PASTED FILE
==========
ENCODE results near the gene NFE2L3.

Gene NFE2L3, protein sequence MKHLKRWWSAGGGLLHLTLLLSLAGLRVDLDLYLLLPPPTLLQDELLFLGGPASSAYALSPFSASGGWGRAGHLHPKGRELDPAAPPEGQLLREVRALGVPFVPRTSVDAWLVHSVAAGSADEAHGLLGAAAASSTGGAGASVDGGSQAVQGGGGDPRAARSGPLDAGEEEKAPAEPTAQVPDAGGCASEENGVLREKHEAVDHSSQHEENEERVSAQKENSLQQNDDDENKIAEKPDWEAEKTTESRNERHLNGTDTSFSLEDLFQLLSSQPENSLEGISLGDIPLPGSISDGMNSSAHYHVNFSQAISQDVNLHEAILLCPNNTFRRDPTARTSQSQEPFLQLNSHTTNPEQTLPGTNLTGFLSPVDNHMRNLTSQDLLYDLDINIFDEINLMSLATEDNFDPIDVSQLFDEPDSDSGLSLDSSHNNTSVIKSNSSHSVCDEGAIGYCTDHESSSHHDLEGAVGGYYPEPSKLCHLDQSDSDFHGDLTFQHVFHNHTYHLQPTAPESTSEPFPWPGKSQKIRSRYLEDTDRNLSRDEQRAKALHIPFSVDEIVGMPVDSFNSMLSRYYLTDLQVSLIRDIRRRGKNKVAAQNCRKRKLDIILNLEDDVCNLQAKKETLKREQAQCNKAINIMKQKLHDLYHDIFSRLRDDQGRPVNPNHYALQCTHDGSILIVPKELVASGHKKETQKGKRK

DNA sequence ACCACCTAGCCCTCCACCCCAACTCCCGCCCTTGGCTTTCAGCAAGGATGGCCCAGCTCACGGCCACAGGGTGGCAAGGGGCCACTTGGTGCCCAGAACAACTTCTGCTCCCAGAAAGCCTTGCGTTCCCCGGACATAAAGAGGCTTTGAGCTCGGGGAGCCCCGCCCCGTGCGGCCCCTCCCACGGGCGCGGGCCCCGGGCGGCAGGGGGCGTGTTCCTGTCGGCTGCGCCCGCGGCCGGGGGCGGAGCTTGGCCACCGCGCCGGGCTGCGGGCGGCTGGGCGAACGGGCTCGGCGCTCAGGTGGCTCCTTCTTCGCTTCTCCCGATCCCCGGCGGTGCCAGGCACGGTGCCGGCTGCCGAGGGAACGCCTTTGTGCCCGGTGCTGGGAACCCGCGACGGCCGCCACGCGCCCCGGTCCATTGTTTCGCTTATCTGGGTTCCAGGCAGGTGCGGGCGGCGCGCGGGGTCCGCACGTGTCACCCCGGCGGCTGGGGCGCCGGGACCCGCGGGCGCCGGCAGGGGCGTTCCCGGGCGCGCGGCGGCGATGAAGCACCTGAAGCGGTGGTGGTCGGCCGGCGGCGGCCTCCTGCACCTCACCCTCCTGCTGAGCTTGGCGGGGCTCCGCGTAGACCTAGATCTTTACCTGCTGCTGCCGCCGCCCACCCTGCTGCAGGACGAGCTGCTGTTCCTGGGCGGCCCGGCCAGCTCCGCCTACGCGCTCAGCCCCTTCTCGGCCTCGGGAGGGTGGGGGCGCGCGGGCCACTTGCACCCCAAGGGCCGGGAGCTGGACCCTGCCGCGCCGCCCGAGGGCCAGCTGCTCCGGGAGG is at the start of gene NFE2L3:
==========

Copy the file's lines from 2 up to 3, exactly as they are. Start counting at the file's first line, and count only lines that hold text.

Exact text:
Gene NFE2L3, protein sequence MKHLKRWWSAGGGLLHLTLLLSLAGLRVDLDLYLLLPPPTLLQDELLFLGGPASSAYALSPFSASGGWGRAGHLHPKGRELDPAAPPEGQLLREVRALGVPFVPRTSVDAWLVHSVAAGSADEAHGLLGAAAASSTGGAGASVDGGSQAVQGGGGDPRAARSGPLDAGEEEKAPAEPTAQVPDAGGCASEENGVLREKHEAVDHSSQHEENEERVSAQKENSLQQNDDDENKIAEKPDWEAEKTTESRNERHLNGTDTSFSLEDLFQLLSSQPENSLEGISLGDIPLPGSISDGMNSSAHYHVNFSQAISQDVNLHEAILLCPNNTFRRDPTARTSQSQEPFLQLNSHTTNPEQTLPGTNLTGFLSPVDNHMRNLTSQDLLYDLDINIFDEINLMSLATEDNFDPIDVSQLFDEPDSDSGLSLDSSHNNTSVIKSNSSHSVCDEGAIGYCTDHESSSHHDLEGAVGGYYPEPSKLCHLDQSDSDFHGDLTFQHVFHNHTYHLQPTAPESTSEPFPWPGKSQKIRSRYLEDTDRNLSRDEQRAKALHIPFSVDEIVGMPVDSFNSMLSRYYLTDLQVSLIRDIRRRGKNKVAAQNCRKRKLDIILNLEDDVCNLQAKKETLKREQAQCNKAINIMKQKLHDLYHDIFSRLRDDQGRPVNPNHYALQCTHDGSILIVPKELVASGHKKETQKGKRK

DNA sequence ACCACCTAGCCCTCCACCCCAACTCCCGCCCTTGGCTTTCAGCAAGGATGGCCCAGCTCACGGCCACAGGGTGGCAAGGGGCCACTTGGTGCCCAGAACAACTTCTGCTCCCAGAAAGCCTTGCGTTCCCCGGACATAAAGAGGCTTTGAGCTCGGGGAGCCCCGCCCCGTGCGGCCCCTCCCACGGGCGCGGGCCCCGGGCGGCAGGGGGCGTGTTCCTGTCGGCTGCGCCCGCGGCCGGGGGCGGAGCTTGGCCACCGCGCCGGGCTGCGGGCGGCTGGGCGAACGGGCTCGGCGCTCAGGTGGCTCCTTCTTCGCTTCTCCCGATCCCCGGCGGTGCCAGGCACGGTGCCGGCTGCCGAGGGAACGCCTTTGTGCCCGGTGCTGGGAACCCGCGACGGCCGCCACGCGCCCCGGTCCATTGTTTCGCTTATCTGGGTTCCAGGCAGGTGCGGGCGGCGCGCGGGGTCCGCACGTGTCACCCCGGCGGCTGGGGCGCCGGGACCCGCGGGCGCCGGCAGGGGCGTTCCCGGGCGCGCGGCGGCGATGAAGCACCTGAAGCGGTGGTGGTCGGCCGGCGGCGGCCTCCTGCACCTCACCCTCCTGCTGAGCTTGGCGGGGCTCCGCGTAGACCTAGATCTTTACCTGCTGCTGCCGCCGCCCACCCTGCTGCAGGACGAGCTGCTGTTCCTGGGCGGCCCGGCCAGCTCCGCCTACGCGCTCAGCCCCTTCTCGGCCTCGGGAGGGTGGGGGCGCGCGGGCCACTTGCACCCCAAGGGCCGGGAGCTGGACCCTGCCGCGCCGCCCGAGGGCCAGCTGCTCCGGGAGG is at the start of gene NFE2L3: